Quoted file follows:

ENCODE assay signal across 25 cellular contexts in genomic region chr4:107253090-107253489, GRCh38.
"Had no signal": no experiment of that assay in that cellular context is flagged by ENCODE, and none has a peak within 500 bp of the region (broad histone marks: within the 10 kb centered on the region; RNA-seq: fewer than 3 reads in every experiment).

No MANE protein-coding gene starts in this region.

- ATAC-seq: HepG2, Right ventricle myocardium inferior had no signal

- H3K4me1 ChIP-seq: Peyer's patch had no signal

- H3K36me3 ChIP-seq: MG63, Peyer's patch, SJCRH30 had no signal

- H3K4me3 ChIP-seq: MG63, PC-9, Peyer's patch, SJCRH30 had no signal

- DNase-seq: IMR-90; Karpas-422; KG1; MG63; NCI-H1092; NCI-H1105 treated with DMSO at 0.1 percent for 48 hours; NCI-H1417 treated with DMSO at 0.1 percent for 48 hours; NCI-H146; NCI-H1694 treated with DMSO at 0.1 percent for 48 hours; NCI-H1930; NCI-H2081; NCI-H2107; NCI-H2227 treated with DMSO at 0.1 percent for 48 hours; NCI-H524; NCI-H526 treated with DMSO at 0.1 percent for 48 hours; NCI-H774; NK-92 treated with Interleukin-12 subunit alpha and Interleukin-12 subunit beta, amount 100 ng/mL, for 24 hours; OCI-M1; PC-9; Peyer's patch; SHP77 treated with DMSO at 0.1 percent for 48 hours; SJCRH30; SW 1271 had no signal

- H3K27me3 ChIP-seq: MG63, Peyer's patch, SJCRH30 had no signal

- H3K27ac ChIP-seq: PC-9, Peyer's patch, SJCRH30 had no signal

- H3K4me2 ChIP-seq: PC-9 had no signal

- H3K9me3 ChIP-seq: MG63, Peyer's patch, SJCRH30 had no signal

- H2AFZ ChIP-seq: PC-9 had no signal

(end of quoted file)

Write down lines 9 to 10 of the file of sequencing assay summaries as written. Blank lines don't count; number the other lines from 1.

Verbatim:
- H3K27me3 ChIP-seq: MG63, Peyer's patch, SJCRH30 had no signal

- H3K27ac ChIP-seq: PC-9, Peyer's patch, SJCRH30 had no signal